Suspects in murder of Rwandan dissident Patrick Karegeya are directly linked to the government of Rwanda according to investigations carried out by the South African police court heard on Thursday.
Five years after Karegeya’s murder, South Africa is facing mounting pressure from local activists to issue arrest warrants for a group of alleged assassins who were found by police investigators to be directly linked to Rwanda.
In a ruling on Thursday, a South African judge said the murder Karegeya was committed by known persons and he ordered the case to be handed over to prosecutors, who will consider whether to issue arrest warrants.
Justice Mashiane Mathopa made his ruling on Thursday after receiving a new summary of the police investigation, which concluded that the main suspects in the Karegeya murder and several other attempted assassinations were “directly linked to the involvement of the Rwandan government.”
Although there is no extradition treaty between Rwanda and South Africa, Karegeya’s family wants the South Africa to issue warrants for the arrest of the suspects, which could allow the suspects to be detained if they travel outside Rwanda
The South African lawyer representing the family of Rwanda’s former intelligence chief Colonel Patrick Karegeya wanted the case to go to trial instead of a probe.
Gerrie Nel, an advocate with, AfriForum said the National Prosecuting Authority (NPA) has had enough evidence for five years to warrant a trial for the murder of prominent Rwandan dissident.
Nel also goes on to accuse the South African government of trying to “cover up” what he is quoted of calling the murder a political assassination.
Several South African media outlets say, Nel asked a Randburg magistrate during the inquest to stop the judicial inquest into Karegeya’s death.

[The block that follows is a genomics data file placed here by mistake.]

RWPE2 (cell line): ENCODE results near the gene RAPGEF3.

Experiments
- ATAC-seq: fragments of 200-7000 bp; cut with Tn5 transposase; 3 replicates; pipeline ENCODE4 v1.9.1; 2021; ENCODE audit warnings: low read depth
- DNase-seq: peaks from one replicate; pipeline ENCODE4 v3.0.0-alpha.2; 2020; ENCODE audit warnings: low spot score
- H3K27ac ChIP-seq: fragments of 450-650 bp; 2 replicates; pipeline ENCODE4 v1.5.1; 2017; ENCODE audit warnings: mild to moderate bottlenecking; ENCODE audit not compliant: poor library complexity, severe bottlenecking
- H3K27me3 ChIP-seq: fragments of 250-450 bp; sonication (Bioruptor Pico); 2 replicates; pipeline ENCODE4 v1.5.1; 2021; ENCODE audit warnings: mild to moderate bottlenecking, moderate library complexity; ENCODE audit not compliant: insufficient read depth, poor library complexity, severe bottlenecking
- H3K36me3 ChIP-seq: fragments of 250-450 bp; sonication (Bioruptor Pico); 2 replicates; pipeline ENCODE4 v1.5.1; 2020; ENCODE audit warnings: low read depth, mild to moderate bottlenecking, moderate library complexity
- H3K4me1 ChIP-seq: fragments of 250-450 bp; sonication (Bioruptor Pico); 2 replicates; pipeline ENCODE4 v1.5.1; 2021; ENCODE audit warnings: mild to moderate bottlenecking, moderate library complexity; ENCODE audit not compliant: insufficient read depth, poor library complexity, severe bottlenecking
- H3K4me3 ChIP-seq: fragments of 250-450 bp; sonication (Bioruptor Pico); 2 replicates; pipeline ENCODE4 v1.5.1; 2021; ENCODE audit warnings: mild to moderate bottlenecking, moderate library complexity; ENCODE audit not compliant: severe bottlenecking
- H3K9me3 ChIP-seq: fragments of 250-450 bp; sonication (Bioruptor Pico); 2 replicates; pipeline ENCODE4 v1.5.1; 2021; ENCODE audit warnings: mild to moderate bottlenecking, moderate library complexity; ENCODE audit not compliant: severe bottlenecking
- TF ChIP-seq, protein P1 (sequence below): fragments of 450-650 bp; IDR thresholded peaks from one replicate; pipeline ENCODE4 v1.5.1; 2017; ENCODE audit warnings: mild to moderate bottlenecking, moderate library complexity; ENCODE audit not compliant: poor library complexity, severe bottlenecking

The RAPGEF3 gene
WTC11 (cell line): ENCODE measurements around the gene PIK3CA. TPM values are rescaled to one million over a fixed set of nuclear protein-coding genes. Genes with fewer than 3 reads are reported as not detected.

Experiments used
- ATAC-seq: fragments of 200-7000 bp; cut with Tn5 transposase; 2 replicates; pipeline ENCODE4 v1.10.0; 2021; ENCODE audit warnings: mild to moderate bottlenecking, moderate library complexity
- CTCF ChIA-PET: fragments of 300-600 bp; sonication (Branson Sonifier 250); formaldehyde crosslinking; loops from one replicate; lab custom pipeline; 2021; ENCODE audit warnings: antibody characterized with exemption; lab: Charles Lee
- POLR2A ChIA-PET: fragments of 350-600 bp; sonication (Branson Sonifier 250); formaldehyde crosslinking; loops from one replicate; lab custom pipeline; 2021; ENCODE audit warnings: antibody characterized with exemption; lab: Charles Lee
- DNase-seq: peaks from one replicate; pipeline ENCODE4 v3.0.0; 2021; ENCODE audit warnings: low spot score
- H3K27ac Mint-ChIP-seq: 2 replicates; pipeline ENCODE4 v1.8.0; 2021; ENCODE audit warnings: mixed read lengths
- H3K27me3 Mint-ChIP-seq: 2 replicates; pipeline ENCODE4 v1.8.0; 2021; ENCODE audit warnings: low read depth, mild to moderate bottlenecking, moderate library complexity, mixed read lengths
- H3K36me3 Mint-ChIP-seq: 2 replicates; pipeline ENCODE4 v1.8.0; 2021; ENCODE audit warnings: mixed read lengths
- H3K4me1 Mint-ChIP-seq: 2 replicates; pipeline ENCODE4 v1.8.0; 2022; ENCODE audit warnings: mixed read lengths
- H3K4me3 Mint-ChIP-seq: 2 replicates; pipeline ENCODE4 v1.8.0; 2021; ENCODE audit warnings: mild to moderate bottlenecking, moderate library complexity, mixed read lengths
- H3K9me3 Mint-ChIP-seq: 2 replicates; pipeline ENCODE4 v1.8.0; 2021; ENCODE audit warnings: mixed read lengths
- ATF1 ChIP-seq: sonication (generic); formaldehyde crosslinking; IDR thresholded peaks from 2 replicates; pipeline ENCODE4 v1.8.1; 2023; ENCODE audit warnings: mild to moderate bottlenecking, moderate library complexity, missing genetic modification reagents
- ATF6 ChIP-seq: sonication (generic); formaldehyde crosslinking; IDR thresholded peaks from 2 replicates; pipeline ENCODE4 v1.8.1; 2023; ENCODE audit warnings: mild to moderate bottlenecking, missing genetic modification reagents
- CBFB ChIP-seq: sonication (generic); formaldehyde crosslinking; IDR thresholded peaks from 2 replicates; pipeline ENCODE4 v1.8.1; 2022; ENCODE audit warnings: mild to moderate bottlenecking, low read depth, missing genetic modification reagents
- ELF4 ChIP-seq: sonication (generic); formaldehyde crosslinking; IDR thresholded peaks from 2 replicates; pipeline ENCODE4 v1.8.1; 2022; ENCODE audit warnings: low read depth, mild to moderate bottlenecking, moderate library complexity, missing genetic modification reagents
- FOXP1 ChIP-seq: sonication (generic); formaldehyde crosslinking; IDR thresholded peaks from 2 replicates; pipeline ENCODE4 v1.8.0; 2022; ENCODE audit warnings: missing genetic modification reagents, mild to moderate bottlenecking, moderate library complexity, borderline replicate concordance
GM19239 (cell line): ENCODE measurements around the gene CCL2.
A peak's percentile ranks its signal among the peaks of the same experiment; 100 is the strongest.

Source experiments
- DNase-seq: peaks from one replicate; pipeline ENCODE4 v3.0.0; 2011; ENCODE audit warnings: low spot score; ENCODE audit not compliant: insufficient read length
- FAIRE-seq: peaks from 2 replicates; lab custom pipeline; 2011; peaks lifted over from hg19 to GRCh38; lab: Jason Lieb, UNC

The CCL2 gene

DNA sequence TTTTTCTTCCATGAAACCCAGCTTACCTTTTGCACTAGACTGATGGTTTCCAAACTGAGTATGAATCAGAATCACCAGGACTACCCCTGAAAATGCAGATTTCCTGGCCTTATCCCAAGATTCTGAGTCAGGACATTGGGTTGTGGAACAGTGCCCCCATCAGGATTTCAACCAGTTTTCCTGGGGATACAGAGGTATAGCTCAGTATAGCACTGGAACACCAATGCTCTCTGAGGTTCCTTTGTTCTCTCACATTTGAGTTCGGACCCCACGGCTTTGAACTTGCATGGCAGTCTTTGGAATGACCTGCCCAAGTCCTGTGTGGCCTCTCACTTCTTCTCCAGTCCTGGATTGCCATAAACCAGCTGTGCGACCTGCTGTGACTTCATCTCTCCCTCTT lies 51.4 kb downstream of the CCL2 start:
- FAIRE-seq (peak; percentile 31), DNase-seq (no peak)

Nel said the police and the NPA had been sitting on enough evidence to prosecute Karegeya’s suspected killers for five years but had “inexplicably” not done so.
Nel, a former star public prosecutor, is representing Karegeya’s family and other Rwandan exiles in this case.
He suggested the inquest was a delaying tactic to avoid prosecuting the four Rwandans suspected of strangling Karegeya.
Nel, a former public prosecutor, is a high-profile figure in South Africa. He was chief prosecutor in the trial of the sprinter Oscar Pistorius for the shooting of his girlfriend Reeva Steenkamp in 2014, but later left government service to work at AfriForum, where he is representing members of the Rwandan diaspora in Johannesburg.
The probe could further strain relations between the two countries.
Thirty witnesses are expected to be interviewed by the probe which may also lead to criminal charges, according to the South Africa’s prosecution authority.
However, the timing of the inquest has been questioned by many in in Kigali as a plot dissidents based in South Africa.
Others say the move is intended to disrupt efforts to repair relations between South Africa and Rwanda.
The relationship between the two countries has been strained since South Africa expelled three Rwandan diplomats in the wake of attempt on the life of Kayumba Nyamwasa, Rwanda’s former army chief of staff who is also exiled in South Africa.
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